BOCA RATON, Fla.—Intel Security officials last year unveiled a shift in strategy in which the company was moving away from selling point security products and instead would focus on building out a platform approach that would better address that changing threat landscape.
At a time when hackers are rapidly developing new attack methods and broadening what they're targeting, the industry is struggling with a significant shortfall of cyber-security professionals and organizations are now having to protect themselves and their data in the face of the emerging Internet of things (IoT), it's unrealistic to believe a collection of traditional point products would be enough to keep the threats at bay, according to Steve Grobman, Intel Fellow and CTO of Intel Security (pictured).
Instead, what's needed is an agile platform of technologies that not only includes tools to defend the perimeter, but also to quickly detect when an attack is taking place, reduce the time between the attack and the detection, and to resolve the situation as quickly as possible to get the customer back to normal as quickly as possible, Grobman said. Organizations need to be able to address what company officials are calling the threat defense lifecycle.
Grobman and other executives with Intel Security took the stage here May 11 during the first of the two-day Ascending 2016 Partner Summit to outline the work the company is doing as it pursues this new strategy and to convince the 200 channel partners at the event that the strategy will mean a better experience for their customers and better business for them and Intel.
"Point products will be point products," Raja Patel, vice president and general manager of corporate products at Intel Security, said during the show. "They will come and they will go. … The only way to get the best outcome is with this integrated approach."
As the company has pivoted toward this new platform strategy, officials shed some technologies—such as mobile-device management, firewalls and email—and invested the money saved into the new initiative, from building new products and enhancing existing ones to putting together go-to-market strategies to push the platform plan to the channel and end users. Among the new and enhanced products the company has rolled out is the Data Exchange Layer (DXL), which enables instant communication and collaboration among disparate security technologies from multiple vendors, and Endpoint Security 10, for device security.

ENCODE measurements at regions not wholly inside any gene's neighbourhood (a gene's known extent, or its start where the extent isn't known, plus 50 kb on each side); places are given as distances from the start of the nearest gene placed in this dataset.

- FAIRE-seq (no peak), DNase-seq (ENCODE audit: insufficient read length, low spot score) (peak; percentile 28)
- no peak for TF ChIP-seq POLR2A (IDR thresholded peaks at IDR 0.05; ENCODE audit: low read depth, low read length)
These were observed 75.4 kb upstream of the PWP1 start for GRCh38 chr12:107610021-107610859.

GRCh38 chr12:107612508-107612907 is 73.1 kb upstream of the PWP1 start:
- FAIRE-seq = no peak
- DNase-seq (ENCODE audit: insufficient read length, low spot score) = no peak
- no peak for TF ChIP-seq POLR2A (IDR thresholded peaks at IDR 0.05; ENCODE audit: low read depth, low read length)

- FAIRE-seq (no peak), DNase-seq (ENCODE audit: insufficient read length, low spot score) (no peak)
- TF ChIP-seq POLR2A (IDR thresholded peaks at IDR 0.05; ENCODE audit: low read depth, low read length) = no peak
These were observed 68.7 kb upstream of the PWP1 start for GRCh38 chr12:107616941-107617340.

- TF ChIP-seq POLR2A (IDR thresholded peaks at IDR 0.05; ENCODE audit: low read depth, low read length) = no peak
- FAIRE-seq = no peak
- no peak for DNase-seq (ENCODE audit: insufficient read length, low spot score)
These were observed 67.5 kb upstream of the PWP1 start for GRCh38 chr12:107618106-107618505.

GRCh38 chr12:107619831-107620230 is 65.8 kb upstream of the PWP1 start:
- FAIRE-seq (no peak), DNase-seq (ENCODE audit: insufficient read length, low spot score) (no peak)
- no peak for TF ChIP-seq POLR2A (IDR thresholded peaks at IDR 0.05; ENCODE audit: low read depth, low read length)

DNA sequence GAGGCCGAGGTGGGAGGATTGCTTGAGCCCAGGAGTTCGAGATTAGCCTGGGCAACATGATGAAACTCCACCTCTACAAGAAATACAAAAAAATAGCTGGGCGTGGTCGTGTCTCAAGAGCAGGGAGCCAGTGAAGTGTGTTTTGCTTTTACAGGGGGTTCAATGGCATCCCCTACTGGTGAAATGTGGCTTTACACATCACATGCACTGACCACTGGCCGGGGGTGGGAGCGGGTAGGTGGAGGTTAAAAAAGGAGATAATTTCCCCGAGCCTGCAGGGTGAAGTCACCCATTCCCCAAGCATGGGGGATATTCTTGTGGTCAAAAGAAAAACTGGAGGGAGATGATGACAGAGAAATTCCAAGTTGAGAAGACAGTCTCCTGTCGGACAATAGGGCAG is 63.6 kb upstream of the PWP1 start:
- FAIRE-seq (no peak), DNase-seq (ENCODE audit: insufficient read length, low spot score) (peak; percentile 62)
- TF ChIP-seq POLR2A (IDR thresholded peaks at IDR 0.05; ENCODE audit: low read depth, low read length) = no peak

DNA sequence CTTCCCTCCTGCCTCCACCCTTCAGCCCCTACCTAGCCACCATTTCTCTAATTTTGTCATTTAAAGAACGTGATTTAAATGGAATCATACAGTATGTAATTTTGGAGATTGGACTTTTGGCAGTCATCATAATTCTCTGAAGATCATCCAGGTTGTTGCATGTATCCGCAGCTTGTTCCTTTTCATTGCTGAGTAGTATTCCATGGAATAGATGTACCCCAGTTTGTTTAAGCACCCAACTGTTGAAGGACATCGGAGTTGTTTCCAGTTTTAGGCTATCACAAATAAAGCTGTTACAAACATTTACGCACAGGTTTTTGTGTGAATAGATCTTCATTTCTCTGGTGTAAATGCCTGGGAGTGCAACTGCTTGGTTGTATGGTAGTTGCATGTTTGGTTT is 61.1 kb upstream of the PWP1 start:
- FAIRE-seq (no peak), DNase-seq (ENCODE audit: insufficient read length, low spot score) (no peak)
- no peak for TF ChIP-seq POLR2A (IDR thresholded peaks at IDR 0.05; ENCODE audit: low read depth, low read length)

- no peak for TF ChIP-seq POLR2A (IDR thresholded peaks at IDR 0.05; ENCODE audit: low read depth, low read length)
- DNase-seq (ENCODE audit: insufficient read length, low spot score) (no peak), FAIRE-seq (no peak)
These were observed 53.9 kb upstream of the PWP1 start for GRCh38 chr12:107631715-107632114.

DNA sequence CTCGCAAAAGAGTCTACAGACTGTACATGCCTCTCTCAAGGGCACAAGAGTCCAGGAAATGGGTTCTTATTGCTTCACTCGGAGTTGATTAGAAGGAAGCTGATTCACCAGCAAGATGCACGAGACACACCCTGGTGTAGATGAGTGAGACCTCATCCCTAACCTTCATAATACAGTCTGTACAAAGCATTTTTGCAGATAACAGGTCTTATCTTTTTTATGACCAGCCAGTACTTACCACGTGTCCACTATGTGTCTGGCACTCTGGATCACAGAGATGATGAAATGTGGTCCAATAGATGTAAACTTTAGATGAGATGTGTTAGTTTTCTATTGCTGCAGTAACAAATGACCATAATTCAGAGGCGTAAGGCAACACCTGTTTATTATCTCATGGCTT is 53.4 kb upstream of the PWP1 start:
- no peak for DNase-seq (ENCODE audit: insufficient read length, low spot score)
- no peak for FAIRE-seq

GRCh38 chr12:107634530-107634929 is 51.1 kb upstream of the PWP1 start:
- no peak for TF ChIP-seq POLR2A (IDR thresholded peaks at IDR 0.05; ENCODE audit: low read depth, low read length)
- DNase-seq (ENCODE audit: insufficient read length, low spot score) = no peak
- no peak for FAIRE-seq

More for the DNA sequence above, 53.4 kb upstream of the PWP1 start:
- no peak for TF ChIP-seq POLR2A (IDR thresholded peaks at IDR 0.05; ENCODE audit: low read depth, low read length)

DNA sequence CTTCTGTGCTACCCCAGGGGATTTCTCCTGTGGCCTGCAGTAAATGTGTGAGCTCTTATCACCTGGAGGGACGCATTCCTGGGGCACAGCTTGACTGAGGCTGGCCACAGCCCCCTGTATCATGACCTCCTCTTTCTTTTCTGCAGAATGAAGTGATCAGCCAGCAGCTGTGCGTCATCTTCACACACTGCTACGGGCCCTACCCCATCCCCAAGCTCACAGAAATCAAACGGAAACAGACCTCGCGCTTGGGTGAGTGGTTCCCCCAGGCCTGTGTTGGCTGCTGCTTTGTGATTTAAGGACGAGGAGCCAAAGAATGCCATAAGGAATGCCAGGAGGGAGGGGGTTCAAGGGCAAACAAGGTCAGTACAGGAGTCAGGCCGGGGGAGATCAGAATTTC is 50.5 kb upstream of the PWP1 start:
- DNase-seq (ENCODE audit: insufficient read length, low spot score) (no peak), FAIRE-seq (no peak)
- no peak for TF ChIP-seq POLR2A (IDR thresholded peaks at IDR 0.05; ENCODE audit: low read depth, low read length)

"This is a new company," said Kenneth McCray, head of Americas channel and sales operations for Intel Security. "This is not the same company we were two years ago. This is a new opportunity."
There are multiple drivers behind the strategy, according to company officials. Key among them is the growing aggressiveness and sophistication of attackers, Grobman said. In 2005, security officials saw 25 new malware threats per day, he said. Last year, that number hit 500,000 a day.
In addition, cyber-criminals are now expanding what they do and who they target. Before it was the largest organizations that were most at risk because attackers got the most return on their efforts. However, they're now turning their attention to smaller organizations, such as hospitals, using threats like ransomware. They no longer have to grab the data and then try to find people to pay for the data; instead, they simply can hold the data hostage until the organization pays the ransom to get it back.
Combine that with the tens of billions of connected devices that will become part of the IoT over the next few years and a shortage of skilled cyber-security professionals that could reach as many as 1.5 million and the challenges for organizations mount. What's needed is a combination of technology and people, Grobman said.
"We can solve it simply by throwing bodies at it, but we also can solve it by simply throwing technology at it," he said. "It's putting together those two things that will ultimately let us win."